One of the best-known statues in Southampton’s parks is that of Richard Andrews, a successful carriage maker and politician in the town between 1832 and 1859.

Andrews was a wheelwright from Bishops Sutton who came to Southampton in 1823 and worked for William Jones, a carriage maker in Above Bar.

In 1832, Andrews opened his own carriage building works in East Street, quickly gaining a reputation for high-quality work. By 1842 he invested in larger premises in Above Bar, and in 1845 sold 300 carriages gaining Royal Warrants and employing 200 people.

Andrews died in 1859 and is buried in Southampton Old Cemetery. The business was then run by his son Arthur.

William Jones, who came from Sundridge in Kent, was also a successful carriage maker. He opened his Southampton carriage-building business in 1817 with Joseph Hiard, a partnership which was dissolved two years later.

Jones continued the business alone with great success employing 80 men at one time and earning an international reputation for his work.

In 1863 Arthur Andrews sued Jones for libel in a case involving Mayor Frederick Perkins famous for gifting the lime tree avenue in the parks.

Jones was accused of publishing a leaflet claiming that Andrews was to build a carriage for free which Perkins would present as a gift to Queen Victoria thus fraudulently earning himself a knighthood and Andrews a Royal Warrant. The matter was resolved when Jones issued a full apology.

Daily Echo: Jones' carriage works by Brannon

William Jones’ son Eustace Hinton Jones ran the business following his father’s death in 1864 and sold the business in 1866 to Arthur Andrews in order to pursue a career as a writer. William Jones is buried in Southampton Old Cemetery.

Another early carriage maker in the town was Jacob Ayton who began business in 1801 with premises in Above Bar. In 1819 Ayton and Hiard both transferred their business interests to Aslatt and Co. carriage and harness makers from Long Acre in London. John Aslatt set up carriage production in Ayton’s former Southampton workshops with showrooms facing out onto the Above Bar.

John Aslatt was awarded a Royal Warrant through family connections to Buckingham Palace but in other ways was most unlucky. In 1825 a fire broke out in his workshop burning it and his home to the ground.

Fortunately some of his carriages were rescued from the blaze but it was financially disastrous for his business as his insurance only covered a third of his losses and he had to resort to seeking financial support through the local newspaper.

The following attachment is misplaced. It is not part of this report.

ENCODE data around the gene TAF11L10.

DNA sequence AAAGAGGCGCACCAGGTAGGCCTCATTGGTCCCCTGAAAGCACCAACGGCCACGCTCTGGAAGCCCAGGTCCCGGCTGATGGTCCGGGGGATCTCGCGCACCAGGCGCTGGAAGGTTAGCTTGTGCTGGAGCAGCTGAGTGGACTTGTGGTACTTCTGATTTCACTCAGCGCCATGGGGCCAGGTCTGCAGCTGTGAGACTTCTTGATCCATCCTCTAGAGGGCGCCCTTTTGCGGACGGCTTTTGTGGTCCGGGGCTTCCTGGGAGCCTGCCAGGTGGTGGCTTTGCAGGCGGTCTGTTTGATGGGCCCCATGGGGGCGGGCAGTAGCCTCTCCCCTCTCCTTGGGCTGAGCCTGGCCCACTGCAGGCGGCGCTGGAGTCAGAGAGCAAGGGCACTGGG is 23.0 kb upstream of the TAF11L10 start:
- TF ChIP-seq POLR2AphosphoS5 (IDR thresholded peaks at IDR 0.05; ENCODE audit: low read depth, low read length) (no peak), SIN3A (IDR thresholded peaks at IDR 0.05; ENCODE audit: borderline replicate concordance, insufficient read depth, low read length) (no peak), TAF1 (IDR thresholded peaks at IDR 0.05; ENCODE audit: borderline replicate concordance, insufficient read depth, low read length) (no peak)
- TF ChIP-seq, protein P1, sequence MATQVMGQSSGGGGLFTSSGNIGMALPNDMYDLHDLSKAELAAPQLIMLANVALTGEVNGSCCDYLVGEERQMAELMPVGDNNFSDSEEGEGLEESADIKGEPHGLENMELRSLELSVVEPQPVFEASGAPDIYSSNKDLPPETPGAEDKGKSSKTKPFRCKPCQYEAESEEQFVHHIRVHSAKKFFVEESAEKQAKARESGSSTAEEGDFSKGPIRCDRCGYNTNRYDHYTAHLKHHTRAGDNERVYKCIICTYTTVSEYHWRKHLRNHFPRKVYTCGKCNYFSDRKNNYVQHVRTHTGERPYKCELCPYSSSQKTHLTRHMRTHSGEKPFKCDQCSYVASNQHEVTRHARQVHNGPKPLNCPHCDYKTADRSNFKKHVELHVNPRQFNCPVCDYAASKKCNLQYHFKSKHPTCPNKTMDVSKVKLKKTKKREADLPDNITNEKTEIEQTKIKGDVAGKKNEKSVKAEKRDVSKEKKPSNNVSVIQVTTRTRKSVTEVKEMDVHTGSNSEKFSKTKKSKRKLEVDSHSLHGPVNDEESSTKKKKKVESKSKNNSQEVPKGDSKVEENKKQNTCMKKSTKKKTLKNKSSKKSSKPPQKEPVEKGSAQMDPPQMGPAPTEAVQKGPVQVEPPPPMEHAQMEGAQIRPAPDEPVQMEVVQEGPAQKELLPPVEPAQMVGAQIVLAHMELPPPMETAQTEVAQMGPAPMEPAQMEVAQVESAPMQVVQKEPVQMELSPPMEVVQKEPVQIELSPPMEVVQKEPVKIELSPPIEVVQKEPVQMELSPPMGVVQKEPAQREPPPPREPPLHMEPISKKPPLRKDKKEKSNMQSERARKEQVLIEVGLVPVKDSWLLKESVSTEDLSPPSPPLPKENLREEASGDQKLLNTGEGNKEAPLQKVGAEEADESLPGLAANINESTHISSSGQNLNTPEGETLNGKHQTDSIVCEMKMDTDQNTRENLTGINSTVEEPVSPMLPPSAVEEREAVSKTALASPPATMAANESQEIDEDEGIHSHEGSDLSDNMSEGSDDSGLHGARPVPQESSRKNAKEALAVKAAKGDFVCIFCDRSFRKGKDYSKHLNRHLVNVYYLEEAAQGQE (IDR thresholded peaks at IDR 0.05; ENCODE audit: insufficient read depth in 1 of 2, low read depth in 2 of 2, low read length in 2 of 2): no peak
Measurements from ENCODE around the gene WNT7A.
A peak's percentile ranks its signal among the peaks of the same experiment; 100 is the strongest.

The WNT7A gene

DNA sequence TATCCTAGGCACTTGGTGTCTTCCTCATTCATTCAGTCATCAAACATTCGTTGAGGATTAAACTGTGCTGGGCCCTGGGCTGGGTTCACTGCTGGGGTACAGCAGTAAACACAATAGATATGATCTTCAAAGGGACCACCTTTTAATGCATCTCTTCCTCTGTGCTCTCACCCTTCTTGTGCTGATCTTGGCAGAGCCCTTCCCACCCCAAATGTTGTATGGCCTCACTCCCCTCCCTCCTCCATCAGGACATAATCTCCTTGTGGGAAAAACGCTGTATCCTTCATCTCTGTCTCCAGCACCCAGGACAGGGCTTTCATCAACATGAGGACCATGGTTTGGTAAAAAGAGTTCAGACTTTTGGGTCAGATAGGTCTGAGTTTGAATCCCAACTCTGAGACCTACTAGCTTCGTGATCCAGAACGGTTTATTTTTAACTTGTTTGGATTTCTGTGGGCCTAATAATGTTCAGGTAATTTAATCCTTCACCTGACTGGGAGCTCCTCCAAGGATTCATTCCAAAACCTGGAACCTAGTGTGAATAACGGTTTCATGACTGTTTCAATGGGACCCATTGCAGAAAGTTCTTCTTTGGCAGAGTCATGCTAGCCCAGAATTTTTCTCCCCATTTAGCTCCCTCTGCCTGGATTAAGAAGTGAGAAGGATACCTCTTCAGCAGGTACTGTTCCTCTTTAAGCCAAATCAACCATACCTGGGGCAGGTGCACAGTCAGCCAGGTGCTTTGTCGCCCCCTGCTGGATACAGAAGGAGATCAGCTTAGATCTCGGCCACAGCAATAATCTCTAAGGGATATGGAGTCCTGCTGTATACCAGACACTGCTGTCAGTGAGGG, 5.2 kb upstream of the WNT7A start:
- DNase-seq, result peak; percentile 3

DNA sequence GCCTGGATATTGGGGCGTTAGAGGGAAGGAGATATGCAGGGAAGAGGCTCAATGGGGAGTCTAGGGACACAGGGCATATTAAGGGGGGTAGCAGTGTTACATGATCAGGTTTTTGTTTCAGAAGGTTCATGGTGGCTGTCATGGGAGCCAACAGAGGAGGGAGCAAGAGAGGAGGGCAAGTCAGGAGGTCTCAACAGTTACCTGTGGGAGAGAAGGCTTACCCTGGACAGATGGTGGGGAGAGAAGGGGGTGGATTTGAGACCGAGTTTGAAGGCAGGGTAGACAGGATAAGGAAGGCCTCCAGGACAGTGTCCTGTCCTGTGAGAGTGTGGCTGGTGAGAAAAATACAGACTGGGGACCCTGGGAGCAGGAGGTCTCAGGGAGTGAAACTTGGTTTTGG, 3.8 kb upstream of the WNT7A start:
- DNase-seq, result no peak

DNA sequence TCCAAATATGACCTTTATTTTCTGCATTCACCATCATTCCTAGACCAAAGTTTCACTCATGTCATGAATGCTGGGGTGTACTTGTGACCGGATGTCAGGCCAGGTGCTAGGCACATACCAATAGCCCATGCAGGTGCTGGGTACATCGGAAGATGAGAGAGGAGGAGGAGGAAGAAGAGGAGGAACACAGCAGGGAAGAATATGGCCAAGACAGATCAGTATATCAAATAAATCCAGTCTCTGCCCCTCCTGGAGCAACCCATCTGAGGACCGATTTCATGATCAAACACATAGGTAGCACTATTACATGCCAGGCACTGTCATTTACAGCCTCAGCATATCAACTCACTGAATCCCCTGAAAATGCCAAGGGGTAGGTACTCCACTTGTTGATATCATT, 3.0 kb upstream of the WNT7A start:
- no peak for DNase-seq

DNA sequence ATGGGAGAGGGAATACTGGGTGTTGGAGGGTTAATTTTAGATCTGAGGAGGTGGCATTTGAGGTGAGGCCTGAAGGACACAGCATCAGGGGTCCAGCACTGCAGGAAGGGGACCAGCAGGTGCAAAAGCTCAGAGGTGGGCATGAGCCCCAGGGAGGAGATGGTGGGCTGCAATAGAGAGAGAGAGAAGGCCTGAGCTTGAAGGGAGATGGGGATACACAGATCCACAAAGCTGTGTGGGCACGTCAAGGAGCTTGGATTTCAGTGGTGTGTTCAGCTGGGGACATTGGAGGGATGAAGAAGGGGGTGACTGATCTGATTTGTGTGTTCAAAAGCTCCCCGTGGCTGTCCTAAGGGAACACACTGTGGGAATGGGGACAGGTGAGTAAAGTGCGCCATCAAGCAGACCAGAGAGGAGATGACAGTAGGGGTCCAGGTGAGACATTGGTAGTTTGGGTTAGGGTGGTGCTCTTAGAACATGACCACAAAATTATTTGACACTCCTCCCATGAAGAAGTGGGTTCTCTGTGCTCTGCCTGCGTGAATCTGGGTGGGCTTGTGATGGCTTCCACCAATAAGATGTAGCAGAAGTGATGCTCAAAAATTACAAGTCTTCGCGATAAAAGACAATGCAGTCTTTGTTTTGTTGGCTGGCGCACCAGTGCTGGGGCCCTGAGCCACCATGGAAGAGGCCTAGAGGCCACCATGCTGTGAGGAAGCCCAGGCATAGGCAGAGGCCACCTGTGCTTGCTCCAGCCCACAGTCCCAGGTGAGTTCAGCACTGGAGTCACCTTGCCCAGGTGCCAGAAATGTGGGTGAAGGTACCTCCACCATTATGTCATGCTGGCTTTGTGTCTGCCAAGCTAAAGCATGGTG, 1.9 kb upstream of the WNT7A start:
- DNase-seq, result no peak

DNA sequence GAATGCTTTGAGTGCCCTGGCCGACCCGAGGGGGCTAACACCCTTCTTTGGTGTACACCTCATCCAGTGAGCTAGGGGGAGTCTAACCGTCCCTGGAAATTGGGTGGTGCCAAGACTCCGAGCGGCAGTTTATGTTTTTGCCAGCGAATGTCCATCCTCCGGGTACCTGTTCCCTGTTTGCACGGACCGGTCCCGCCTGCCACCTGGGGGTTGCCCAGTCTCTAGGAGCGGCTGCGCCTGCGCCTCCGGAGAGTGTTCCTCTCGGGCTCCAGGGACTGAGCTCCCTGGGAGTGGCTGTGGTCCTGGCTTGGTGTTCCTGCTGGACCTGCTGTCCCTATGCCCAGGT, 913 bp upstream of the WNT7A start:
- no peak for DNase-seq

On another occasion in 1847, a collapse of construction work for the railway tunnel under the Marlands made his premises unsafe for work.

Daily Echo: Carriage in the High Street 1847

Several ventures involving partners fell through but his son Alfred John Aslatt was able to inherit the business and continue trading and in turn pass the business onto his son Henry Poate Aslatt in 1875. Aslatt’s finally ceased trading in the 1890s. There is a memorial to the Aslett family in Highfield Church graveyard.

Richard Calloway another local carriage maker had a factory at Marland Place which on his death in 1845 passed to his sons Richard and James.

Unfortunately the sons did not have the business acumen of their father and by 1848 were insolvent and imprisoned as debtors. John Aslatt was their trustee and he bought what assets they had. Interestingly a Calloway descendant later produced bodywork for Rolls Royce.

Carriage-making provided employment for many local people which involved long hours over a six-day week working from 6am until 6pm Monday to Friday and from 6 am until 5 pm on Saturdays.

Daily Echo: Carriages in Carlton Crescent 1847

In 1897 the Institute of British Carriage Makers held their annual conference in Southampton with dozens of national carriage makers attending.

They were welcomed with a banquet in the Audit House where the Mayor’s speech referred to Southampton as the home of British carriage-making with many innovative companies specifically naming Andrews and Aslatt. The delegates cheered in full agreement.

Daily Echo: SeeSouthampton logo.

Godfrey Collyer is a tour guide with .